Date of Award


Document Type


Degree Name

Master of Arts (MA)


College of Humanities and Social Sciences



Thesis Sponsor/Dissertation Chair/Project Chair

Naomi C. Liebler

Committee Member

Adam Rzepka

Committee Member

Jonathan Greenberg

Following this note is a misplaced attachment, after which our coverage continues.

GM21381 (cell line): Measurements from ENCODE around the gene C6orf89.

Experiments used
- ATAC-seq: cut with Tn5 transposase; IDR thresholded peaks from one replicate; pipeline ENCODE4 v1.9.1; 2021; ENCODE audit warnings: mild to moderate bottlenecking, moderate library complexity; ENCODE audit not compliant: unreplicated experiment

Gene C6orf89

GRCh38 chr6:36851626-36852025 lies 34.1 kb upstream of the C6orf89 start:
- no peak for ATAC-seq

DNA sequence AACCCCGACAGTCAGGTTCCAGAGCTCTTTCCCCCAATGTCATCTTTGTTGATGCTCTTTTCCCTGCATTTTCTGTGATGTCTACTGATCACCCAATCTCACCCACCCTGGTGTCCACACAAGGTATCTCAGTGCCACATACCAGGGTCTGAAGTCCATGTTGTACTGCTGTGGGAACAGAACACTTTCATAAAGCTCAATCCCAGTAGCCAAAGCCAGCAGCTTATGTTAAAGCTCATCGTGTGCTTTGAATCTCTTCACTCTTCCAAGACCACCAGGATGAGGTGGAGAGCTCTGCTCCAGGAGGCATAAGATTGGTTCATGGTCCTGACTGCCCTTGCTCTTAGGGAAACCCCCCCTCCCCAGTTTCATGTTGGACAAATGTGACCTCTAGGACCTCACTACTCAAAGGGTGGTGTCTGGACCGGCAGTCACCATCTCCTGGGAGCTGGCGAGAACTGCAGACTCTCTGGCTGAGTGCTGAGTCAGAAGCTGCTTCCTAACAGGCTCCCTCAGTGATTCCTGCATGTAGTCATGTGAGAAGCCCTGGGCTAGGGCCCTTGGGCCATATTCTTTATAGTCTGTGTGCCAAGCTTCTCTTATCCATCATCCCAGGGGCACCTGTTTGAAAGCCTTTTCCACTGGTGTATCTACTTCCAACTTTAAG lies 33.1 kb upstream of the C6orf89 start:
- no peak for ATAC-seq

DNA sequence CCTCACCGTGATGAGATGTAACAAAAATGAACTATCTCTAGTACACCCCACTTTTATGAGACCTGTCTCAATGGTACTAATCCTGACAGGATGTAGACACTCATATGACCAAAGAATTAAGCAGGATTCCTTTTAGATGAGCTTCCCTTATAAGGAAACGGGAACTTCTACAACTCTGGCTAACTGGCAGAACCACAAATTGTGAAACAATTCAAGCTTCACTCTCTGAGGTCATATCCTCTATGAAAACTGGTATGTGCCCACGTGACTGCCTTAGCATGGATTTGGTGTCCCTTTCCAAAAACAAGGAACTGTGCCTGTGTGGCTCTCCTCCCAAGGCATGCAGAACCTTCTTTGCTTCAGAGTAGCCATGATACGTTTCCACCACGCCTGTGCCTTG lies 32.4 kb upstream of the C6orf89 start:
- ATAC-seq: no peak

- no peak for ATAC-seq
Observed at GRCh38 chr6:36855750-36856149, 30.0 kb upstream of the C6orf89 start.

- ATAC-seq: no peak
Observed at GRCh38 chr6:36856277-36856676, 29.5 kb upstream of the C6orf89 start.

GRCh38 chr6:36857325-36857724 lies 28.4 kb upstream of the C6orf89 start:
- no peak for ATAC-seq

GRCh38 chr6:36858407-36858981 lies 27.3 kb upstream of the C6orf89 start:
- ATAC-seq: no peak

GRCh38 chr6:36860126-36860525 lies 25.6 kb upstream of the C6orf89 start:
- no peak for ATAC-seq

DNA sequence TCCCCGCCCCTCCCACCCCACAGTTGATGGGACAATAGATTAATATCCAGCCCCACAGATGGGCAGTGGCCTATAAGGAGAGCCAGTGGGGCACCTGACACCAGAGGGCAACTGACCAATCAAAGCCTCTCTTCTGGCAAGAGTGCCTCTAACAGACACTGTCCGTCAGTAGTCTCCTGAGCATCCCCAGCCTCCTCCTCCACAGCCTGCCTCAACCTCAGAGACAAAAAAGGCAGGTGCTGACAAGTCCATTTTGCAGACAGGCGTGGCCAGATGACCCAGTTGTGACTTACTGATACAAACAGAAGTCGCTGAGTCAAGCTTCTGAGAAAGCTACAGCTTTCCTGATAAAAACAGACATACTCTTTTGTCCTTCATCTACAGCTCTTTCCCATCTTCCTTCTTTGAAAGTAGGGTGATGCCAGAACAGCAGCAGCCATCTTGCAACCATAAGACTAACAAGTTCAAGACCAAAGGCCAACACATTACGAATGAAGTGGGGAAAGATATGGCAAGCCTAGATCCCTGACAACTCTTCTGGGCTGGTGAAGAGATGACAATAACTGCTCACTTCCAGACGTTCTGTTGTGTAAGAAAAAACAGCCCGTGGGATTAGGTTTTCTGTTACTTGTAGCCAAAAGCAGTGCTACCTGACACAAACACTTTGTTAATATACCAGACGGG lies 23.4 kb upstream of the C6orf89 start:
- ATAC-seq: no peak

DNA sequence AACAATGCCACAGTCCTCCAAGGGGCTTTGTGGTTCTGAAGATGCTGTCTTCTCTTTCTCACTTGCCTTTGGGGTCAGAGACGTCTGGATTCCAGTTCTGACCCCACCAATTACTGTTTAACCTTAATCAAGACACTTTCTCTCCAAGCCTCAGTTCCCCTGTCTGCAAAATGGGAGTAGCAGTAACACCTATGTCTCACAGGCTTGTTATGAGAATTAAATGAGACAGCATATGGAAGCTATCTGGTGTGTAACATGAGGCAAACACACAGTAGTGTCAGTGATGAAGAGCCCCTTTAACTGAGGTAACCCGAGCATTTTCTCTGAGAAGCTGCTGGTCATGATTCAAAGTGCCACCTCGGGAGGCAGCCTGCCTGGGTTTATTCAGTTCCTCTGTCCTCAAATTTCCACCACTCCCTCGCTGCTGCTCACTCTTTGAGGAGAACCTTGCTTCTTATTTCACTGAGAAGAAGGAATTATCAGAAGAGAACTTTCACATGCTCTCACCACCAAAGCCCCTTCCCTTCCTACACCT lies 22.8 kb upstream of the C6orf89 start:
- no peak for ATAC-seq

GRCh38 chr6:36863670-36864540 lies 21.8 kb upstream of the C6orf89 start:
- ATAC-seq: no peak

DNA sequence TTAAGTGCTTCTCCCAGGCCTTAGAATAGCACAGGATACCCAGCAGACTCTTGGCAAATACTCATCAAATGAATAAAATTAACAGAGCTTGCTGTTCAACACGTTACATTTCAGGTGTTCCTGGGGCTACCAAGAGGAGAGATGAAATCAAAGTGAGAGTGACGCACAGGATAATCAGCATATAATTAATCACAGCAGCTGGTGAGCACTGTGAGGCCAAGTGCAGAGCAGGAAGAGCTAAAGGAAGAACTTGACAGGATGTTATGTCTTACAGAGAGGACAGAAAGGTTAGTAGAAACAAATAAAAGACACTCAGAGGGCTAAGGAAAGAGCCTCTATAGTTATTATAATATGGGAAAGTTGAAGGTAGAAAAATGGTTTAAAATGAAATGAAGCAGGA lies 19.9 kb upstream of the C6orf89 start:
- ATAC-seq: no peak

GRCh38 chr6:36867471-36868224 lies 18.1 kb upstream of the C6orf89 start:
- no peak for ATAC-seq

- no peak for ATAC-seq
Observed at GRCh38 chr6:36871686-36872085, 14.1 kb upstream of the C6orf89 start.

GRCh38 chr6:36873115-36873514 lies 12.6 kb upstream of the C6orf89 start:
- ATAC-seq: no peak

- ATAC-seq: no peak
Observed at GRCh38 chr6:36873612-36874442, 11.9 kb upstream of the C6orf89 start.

This thesis engages with Shakespeare’s The Tempest, analyzing the character Caliban as a critique of British colonialism. I argue that Caliban is not intended simply as a begrudged antagonist, but as a figure intended to represent New World natives. Shakespeare’s “savage” also acts as an on-stage embodiment of Africans and other victims of British imperial exploits that suffered subjugation and hegemony. With this character, Shakespeare provides a demonstration of the relationship between Europeans and the colonized, while challenging the very institution of colonialism. Such a work provides valuable post-Shakespearean insights as well. Caliban contributes directly to the dialogue surrounding the experience of the indigenous, the costly cultivation of English identity, and the European condemnation of New World cultural practices. Considering Caliban’s nature, story and experiences is pivotal when navigating diasporic literature, as these elements have direct implications for later writers who subsequently attempt to navigate such nuanced experiences.

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